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Author Topic: Show Us Your Traveling Clothes  (Read 683 times)

Rugby4life

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Show Us Your Traveling Clothes
« on: July 31, 2017, 03:37:08 AM »

Since adding range by adding battery capacity is limited to 1 brick (a 25% increase) the other way to improve range on the highway is by adding a fairing to improve aerodynamics. Show us your aerodynamic improvements and what's your percentage increase in highway range (at what speed).
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Electric Terry

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Re: Show Us Your Traveling Clothes
« Reply #1 on: July 31, 2017, 07:20:33 AM »

I added a Vetter fairing to my 2012 Zero. Range increased at 70 mph 3 fold.  Went from 15,000 watts used at 70 mph to under 5000 watts to maintain 70 mph.   300 highway miles on one charge.

http://insideevs.com/electric-terry-hershner-rides-300-miles-on-zero-motorcycle-on-one-charge/
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Rugby4life

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Re: Show Us Your Traveling Clothes
« Reply #2 on: July 31, 2017, 08:03:32 AM »

Wow! a 300% range increase at highway speed. That's a much more radical mod than I'm prepared to do but it does show what is possible with a well designed fairing. I would be happy with a 30-40% increase without having to crouch with my chin on the tank like a land speed racer. I do have a BMW R100RS upper fairing laying around from a project some time ago. It not only gets the shoulders out of the wind but also the hands. It does punch a big hole in the wind so I need to find a tail section that will help the air blend back in behind the bike.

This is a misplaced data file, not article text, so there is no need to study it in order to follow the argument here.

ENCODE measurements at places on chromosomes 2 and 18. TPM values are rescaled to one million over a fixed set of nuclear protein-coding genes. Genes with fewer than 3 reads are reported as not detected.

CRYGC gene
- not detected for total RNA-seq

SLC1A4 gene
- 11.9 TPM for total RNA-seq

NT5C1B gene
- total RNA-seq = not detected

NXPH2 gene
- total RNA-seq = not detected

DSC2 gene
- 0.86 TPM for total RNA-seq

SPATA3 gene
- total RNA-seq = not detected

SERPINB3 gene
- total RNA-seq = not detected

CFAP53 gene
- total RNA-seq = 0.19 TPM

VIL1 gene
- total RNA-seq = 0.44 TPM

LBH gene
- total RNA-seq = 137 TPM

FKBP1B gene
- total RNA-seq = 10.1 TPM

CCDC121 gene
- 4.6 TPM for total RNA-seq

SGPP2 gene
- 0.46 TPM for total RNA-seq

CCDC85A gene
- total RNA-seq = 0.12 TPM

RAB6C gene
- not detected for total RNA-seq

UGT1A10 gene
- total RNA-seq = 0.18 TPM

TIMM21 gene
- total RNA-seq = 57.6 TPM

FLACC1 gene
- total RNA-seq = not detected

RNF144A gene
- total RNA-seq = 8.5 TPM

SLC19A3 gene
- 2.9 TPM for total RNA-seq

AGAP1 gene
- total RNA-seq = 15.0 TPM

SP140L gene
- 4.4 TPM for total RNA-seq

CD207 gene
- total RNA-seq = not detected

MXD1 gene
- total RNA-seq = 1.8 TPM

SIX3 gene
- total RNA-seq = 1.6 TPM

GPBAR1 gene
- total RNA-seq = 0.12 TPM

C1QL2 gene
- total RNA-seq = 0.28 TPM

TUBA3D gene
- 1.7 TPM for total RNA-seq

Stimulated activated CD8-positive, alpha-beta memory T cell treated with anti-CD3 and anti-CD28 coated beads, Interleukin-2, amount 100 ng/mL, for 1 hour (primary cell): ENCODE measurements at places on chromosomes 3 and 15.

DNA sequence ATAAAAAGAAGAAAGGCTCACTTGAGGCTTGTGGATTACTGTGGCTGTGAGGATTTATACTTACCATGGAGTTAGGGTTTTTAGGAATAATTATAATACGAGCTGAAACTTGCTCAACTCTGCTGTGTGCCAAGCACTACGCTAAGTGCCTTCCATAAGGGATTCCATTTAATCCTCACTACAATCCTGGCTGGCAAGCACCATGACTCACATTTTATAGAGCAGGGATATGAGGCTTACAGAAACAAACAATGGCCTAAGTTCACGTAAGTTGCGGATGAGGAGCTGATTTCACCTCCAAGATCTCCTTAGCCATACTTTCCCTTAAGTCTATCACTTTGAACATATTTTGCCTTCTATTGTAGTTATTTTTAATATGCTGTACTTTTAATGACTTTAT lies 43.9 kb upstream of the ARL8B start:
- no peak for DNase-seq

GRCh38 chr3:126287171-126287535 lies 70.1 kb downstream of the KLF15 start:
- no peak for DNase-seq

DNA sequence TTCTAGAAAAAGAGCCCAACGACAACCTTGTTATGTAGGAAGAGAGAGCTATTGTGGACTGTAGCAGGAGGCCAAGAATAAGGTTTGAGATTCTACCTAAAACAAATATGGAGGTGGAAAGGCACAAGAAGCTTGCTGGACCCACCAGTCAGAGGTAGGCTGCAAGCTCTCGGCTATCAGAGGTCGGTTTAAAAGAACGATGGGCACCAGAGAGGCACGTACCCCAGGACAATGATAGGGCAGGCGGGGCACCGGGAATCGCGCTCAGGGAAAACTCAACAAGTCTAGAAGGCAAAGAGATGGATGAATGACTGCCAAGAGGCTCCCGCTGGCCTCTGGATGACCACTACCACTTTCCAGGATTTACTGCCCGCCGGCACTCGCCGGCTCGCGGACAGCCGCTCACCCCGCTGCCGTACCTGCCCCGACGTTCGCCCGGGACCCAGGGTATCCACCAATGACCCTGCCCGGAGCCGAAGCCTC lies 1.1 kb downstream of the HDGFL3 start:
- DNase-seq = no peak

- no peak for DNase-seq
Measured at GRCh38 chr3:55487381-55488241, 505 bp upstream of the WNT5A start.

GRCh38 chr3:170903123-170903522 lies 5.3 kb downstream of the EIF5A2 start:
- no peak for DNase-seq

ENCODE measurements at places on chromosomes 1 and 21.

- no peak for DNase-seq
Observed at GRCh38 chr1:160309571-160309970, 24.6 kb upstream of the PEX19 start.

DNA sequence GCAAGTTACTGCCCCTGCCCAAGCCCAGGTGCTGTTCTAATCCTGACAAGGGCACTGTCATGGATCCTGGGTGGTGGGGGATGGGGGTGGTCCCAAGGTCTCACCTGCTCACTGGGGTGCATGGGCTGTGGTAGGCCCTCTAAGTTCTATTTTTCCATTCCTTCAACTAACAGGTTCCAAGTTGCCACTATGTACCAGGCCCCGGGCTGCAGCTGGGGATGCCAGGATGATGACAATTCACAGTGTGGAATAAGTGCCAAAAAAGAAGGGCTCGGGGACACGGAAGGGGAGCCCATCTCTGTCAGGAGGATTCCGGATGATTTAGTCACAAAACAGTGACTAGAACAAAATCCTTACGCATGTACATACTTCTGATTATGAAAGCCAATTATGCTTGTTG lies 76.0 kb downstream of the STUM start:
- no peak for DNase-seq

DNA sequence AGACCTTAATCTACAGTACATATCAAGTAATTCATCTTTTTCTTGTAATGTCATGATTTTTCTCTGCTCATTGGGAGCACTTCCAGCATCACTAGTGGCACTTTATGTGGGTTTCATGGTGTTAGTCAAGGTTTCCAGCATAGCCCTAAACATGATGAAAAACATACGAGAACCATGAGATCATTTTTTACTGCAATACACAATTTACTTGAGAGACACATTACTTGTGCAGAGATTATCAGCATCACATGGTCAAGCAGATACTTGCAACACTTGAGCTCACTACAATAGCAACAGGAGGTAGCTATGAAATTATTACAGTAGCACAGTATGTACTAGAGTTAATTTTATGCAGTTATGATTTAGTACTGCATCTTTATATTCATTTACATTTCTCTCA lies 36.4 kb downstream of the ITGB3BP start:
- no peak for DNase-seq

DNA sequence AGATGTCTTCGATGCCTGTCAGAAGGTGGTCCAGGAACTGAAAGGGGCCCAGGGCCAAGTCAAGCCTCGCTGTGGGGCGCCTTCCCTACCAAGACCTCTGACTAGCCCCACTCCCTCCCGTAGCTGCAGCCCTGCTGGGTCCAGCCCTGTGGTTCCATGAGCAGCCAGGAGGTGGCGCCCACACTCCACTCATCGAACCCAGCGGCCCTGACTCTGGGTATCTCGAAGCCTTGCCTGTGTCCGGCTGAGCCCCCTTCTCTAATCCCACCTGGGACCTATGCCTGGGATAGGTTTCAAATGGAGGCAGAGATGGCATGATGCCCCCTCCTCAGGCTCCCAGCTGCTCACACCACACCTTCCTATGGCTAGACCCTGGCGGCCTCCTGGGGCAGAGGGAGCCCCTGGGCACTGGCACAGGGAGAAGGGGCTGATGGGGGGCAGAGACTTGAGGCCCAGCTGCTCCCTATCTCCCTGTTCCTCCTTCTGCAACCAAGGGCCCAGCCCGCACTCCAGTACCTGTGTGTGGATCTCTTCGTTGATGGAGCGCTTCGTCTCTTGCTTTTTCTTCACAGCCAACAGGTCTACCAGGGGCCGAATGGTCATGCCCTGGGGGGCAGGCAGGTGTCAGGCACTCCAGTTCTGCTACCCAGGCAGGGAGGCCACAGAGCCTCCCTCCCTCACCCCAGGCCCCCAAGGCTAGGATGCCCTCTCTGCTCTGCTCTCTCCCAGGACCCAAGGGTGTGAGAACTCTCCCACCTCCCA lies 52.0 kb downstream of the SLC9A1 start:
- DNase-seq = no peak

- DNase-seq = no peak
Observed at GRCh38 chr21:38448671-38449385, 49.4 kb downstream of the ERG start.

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Shadow

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Re: Show Us Your Traveling Clothes
« Reply #3 on: July 31, 2017, 11:38:29 AM »

There's measurable gain from having both a large wind screen and a large top case, which is buy-it and bolt-on easy.

Most people who report gains say approximately 8%-12% range benefit adding a large windscreen, and +/-5% effect from adding a top case depending on size and shape combined with tuning the angle of the windscreen. There's an opposite effect riding into a strong headwind although I wouldn't call it any better or worse efficiency than no accessories at all, though surely more comfortable for the rider.

The top rack could be something like the Givi 47L or 55L. I wouldn't go any smaller than the 47L. Talking to someone who added the 33L (34L?) top case they were estimating that it did not have quite enough surface area for the benefit of aerodynamic profile.
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hubert